In Celebration of
Tatjana "Tina" Daschko
April 17, 1924 -
January 2, 2019
Peacefully, on January 2, 2019, Tina (nee Tatjana Pastoshchuk) Daschko passed away at St. Joseph’s Health Centre, Toronto. She was born to Ivan and Iryna (Vereshchak) Pastoshchuk on April 17, 1924, in the village of Krasnosilka, now Zhytomyr oblast, Ukraine.
She leaves, in deep sorrow, her sons Yuri (Marla Waltman), Walter (Marta Yurcan), and Alexander (Vera Petrashkewych), and grandchildren, Lev, Luke and Alexandra. She is predeceased by her beloved husband of 70 years, George (Jurij) Daschko.
Tatjana grew up in a happy, loving family with seven brothers and sisters. She remembered the joys of her early childhood with great love but this happy time was darkened by Soviet policies. First, collectivization led to the brutal death of her father. Then the genocidal famine, the Holodomor, resulted in her younger brother starving to death, with Tatjana barely escaping the same fate. Her beloved mother, whose selfless efforts during the Holodomor kept Tatjana and her remaining siblings alive, died in her arms shortly before the Nazis invaded their land. Under Nazi occupation, Tatjana was sent by cattle-car to Germany as a slave labourer, an Ostarbeiter, in 1941. In Germany, on the first day of work she met another Ukrainian exile, a young man, Jurji Daschko. They both fell in love but were not allowed to marry until after the fall of the Nazis in 1945. In 1950, Jurji brought Tatjana over to Canada, where he had immigrated with the help of the Canadian government the year before. They spent 65 years together in their “golden Canada”. Together they raised their family with great love and shared this love with their children and their beloved grandchildren, passing on a deep love of Canada, a devotion to family, their Ukrainian roots, culture, justice, and a commitment to building a better world.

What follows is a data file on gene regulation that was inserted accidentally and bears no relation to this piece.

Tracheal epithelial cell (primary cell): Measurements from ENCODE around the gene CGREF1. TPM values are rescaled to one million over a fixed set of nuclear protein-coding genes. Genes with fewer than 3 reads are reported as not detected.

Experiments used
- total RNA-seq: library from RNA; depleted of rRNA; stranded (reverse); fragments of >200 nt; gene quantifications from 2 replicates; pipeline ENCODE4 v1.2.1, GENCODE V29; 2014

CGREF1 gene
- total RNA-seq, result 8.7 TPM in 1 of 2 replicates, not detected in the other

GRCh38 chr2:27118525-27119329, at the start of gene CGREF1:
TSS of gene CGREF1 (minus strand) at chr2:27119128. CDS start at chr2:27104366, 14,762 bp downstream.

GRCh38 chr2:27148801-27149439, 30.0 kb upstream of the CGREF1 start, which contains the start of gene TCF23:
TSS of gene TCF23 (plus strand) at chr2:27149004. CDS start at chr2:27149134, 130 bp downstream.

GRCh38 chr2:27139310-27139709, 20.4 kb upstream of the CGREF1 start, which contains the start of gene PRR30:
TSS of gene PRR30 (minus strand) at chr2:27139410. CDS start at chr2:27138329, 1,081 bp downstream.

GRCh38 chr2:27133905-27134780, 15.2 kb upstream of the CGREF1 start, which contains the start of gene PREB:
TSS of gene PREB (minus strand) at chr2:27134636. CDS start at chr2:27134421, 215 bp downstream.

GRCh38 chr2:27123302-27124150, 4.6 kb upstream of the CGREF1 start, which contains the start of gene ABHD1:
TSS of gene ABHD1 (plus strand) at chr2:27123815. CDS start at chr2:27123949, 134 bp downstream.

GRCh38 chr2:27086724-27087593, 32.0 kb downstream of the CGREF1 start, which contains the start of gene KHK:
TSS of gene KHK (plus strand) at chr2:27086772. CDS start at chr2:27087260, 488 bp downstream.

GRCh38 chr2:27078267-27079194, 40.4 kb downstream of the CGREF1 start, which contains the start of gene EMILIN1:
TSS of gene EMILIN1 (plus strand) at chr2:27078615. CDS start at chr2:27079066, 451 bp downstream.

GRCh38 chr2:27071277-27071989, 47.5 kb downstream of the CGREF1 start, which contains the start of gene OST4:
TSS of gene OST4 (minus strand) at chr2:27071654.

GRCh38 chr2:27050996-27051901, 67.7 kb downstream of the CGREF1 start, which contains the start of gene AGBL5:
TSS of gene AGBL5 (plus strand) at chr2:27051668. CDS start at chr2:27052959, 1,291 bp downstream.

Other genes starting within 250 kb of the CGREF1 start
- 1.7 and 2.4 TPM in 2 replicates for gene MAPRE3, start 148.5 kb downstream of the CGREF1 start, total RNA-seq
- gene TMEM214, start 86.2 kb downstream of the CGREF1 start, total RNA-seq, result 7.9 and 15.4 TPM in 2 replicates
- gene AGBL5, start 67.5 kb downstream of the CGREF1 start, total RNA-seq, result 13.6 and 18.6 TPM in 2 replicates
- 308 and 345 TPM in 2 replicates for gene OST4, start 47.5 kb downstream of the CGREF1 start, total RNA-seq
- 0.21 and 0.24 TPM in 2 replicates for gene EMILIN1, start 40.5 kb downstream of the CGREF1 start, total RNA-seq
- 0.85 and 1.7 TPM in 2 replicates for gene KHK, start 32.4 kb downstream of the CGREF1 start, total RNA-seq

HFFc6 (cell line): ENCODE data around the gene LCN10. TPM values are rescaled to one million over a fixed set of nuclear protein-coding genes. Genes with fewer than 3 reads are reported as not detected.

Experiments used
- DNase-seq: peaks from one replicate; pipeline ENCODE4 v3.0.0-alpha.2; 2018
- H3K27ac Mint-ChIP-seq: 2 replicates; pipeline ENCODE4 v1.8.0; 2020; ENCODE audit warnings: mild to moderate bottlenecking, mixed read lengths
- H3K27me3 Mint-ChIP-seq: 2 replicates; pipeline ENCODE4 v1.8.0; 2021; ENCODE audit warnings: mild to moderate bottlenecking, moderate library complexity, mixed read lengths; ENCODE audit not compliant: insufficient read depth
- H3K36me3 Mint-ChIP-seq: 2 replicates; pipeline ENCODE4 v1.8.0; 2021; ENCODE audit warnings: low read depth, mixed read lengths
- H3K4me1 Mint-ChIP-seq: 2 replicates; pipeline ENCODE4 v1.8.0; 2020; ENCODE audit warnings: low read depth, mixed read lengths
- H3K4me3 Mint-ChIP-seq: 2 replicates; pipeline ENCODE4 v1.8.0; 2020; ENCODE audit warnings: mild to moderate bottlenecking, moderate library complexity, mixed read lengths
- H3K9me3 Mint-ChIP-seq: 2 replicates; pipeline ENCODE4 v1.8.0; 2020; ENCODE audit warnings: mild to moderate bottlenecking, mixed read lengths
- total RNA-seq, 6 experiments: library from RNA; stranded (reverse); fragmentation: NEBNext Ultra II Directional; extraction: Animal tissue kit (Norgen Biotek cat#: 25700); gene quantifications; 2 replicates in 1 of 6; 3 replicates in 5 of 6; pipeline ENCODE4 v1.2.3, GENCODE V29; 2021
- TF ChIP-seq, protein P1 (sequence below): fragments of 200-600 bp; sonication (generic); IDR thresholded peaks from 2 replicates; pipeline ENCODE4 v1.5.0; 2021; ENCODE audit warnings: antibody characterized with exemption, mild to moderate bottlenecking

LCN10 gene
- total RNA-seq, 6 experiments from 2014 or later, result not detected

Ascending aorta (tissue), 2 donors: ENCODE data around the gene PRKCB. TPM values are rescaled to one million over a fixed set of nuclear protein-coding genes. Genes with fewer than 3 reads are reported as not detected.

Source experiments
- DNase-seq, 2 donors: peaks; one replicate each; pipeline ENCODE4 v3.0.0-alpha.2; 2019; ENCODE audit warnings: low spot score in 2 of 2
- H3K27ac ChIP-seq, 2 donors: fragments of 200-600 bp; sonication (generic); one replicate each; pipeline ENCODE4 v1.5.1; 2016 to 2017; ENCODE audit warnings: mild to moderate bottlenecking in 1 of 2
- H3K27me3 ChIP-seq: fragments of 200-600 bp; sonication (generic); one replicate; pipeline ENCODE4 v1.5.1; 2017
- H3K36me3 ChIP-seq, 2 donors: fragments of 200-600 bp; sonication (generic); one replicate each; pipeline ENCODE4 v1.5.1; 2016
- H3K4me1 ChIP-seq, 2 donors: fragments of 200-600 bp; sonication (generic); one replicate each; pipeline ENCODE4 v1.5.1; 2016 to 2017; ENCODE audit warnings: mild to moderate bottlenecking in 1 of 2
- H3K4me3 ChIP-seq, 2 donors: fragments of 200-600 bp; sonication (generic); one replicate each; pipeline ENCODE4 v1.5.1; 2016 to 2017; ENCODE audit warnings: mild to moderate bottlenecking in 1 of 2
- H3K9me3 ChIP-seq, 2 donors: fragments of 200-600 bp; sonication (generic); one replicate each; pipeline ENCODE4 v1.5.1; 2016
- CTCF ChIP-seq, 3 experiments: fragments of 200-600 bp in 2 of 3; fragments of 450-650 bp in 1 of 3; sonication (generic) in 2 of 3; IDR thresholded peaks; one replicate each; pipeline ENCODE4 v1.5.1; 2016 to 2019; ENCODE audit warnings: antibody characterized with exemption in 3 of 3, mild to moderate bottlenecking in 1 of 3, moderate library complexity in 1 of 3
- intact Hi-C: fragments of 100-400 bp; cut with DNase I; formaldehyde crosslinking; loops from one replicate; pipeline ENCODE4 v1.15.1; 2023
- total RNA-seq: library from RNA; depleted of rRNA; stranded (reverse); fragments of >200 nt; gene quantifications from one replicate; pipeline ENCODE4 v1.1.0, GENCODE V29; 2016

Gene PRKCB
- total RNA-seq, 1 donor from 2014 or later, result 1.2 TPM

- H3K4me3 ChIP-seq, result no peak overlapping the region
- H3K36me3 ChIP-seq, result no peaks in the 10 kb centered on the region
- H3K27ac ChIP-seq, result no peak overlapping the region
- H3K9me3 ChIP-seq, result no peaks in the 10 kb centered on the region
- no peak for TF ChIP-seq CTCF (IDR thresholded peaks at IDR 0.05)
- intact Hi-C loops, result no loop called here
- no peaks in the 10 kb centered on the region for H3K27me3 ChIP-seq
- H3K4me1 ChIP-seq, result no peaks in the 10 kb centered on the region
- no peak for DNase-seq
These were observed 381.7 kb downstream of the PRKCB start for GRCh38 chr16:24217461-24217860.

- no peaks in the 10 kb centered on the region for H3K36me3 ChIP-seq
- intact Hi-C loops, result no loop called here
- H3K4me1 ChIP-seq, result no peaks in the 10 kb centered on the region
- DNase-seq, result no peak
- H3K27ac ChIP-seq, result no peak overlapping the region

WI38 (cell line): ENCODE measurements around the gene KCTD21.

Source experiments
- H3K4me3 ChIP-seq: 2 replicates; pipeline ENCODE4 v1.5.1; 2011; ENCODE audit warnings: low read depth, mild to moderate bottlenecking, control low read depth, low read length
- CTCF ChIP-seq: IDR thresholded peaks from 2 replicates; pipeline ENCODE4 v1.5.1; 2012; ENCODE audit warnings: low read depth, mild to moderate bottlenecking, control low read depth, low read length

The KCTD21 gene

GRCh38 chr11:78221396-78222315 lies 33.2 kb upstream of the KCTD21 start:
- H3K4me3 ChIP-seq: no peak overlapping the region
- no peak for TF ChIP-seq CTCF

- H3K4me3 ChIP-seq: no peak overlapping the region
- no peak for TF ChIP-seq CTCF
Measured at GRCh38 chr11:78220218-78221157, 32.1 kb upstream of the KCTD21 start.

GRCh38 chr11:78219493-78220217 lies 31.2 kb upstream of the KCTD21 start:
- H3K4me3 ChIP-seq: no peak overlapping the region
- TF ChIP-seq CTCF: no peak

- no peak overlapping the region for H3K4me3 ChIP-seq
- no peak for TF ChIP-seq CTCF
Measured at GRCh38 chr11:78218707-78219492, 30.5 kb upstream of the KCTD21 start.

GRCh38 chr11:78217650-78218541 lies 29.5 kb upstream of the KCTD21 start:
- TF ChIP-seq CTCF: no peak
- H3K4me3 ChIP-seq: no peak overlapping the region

The horrors Tatjana experienced in the first twenty years of her life left their mark on her memory but not on her. She was loving and optimistic, full of joy and always ready to either make a joke or laugh at one. She worked hard – not only raising three sons but also holding down various factory jobs, house cleaning, or back breaking work in greenhouses. And yet she was always cheerful, always concerned about the welfare of her family and her community, actively doing volunteer work in her parish as well as singing in the church choir.
In lieu of flowers, the family asks that donations be made to either the Ukrainian Canadian Documentation and Research Centre or Help Us Help the Children.